Monolyth, who are seeking funding through the Indiegogo crowdfunding platform are providing this device which is a black obelisk box that links to your home network’s Wi-Fi segment to enable control from your mobile device or to benefit from various cloud services that it has. Here, you use your iOS or Android mobile device with the platform-specific app to control your air-conditioner and can use the mobile device’s GPS facility to have the AC unit off when you are away to save power or have it come on just before you arrive to get your premises comfortable by the time you are there.

Air-conditioner remote control

The Monolyth air-conditioner controller works with air-conditioners controlled by these devices

Compared to its peers like the Tado, the Monolyth implements extra sensors to determine the comfort level such as barometric pressure, humidity and air-quality sensors. This also works along with learning weather-forecast data to optimise your air-conditioner’s behaviour to the prevailing weather situation.

Monolyth also promotes the concept of using the one app to manage systems on many properties as well as multiple air-conditioners on the one property as is becoming the typical case for most installations.

What I value of these devices is that manufacturers are adding a level of network-enabled smart-thermostat functionality to the existing installed base of air conditioners, thus allowing us to see the equipment serve us for a longer time. It also satisfies the reality that we don’t “dump” heating or air-conditioning equipment unless it totally fails or becomes hopelessly inefficient and would rather add functionality to the existing equipment using add-on kits.

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The French campground and caravan park scene is now switched on in new ways

Article (French language / Langue Française)

La fibre optique et la domotique débarquent dans les campings | DegroupNews

My Comments

Travelling is now becoming more of a connected affair with Internet connectivity being considered a valuable amenity wherever you stay. Even the humble campground or caravan park now offers a level of Wi-Fi-based Internet connectivity as a value-added service.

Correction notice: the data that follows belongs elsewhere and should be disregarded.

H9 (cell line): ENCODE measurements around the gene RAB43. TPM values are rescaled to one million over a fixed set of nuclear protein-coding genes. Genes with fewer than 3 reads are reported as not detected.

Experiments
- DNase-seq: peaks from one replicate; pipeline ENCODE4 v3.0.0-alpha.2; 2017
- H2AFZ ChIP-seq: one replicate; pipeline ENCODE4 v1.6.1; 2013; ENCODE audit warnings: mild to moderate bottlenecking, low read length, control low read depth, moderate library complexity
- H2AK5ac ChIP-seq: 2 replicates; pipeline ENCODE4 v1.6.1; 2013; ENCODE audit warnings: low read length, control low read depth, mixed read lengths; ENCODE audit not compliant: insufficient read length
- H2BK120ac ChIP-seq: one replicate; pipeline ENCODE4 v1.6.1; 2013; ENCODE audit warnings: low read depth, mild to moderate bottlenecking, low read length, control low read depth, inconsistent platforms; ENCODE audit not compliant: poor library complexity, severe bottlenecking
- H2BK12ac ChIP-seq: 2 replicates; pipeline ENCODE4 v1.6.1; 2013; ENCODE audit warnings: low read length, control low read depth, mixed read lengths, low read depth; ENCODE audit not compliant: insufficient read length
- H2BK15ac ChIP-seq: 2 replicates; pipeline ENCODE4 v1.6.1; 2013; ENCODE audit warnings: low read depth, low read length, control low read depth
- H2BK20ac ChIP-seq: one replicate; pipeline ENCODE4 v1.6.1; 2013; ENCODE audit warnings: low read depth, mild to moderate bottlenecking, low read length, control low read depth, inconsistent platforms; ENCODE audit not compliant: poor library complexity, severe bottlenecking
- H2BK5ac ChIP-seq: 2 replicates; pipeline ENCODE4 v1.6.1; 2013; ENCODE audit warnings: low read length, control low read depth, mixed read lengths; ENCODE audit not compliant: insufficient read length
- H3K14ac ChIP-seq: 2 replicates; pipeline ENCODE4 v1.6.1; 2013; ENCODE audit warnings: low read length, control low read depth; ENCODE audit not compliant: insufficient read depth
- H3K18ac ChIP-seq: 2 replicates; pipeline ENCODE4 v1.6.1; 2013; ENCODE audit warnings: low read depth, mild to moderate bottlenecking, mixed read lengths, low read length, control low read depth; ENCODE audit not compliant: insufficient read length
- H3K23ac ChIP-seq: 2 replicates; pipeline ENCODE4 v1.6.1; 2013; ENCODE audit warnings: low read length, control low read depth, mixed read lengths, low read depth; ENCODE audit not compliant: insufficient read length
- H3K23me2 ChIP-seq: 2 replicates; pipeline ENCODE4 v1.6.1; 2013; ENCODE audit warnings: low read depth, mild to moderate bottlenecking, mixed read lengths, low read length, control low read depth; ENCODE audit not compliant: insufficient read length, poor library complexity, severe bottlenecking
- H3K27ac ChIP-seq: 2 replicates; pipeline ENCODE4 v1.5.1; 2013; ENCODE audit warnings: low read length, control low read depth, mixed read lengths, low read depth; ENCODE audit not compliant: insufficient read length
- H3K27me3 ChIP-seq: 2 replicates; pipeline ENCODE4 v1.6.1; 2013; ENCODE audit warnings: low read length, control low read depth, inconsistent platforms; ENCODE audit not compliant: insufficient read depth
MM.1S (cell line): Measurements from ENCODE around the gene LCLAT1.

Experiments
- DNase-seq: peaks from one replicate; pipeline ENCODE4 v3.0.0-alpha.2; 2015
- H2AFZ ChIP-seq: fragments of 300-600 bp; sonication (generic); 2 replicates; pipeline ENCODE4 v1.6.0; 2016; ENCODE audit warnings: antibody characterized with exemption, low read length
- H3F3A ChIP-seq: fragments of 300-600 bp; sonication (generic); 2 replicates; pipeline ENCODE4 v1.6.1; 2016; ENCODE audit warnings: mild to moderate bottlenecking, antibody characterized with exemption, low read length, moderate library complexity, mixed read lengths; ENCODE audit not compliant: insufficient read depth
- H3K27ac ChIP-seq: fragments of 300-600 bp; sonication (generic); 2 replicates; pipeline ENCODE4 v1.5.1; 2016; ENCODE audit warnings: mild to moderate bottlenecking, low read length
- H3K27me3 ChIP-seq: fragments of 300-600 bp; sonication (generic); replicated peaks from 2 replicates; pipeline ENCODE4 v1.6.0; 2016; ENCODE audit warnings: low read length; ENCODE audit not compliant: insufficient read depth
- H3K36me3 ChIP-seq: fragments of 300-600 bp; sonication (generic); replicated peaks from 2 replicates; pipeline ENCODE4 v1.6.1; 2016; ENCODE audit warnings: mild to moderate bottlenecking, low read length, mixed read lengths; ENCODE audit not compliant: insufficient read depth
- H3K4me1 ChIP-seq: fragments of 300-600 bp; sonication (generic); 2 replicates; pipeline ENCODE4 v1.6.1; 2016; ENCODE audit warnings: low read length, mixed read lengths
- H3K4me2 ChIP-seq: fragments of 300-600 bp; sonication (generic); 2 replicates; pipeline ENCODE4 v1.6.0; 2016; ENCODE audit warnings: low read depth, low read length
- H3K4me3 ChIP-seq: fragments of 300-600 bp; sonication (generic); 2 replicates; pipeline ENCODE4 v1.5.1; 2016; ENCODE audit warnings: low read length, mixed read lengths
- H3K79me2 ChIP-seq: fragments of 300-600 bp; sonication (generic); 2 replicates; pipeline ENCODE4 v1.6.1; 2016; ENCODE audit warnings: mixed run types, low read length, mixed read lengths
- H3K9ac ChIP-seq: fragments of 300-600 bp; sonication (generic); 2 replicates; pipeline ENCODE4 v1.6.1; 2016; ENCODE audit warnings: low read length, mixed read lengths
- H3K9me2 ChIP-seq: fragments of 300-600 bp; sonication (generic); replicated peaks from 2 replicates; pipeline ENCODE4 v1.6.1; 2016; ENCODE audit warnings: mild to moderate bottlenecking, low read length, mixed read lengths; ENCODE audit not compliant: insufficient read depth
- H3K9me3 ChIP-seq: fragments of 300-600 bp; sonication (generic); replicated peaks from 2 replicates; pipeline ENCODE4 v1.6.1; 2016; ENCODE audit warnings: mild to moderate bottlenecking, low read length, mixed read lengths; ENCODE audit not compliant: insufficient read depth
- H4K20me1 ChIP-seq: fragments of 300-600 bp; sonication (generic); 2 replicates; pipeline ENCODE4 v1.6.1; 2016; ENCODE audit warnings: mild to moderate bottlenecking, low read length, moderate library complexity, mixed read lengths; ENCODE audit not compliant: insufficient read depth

But the French have taken this further with the use of fibre-optic broadband to assure the people who lodge at these facilities have proper high-speed Internet access everywhere. They are typically in a position to do this because that country is fast becoming the poster child for a highly-competitive highly-affordable Internet service. This is in contrast to the typical cost-effective setup with one or a few Wi-Fi access points to cover the campground with Wi-Fi wireless Internet.

Yelloh Village have worked with Covage to achieve this goal and also provide an IPTV service with access to international TV channels.They have also implemented the “smart-home” concept in the bungalows or cabins that are becoming part of what the typical campground or caravan park offers. For example, when a guest leaves their bungalow, the electrical installation and hot water heater shuts down like as expected in a lot of newer hotels.

Some people may think that the idea of using a campground or caravan park for their holidaying needs is a chance to seek a humble cheap holiday but as more of these places equip themselves in a manner similar to a resort, it may become that camping in the wilderness may be the way to have that humble holiday.

Similarly, the goal to see proper rural Internet service can play in to a campground owner’s hands as a way of seeking to provide high-calibre public-access Internet to holidaymakers who are wanting to camp the “connected way”.

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Google to get their fibre claws in to the UK

Article

Google Considers Bringing Google Fiber to UK | Broadband News and DSL Reports

Google aimed to build ultrafast broadband in Britain | The Telegraph (UK)

My Comments

Google are putting their fibre-optic next-generation broadband paws in to the UK market while trying to provide competitive Internet service in some US communities. It is seen to be their first foray in to the European market.

This is being achieved with them working with CityFibre, which may not be seen as adding extra competition in that market. Firstly, this is to be seen as a threat to BSkyB’s partnership and place themselves at loggerheads with a BSkyB / TalkTalk fibre-optic rollout which is passing 20,000 households in York.

But it is set to put more pressure on BT to deploy more next-generation broadband, especially as the British Internet press is complaining about BT Openreach taking a long time to roll out this service across the biggest Internet-service market outside the US. Google will also see this as a platform to run an HD-capable IPTV service which is ready for 4K UHDTV.

My question is whether Google could make further efforts in working as a competitive next-generation broadband provider for the British market, whether as a wholesale provider or as a retail provider. As well, could they be in a position to help with Scotland’s broadband goal if Scotland does go independent? Similarly, could they be able to put their claws in to other European areas like Spain, Germany and Italy with a goal to upset the applecart when it comes to competitive Internet service there.

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A network-attached storage could be the next PVR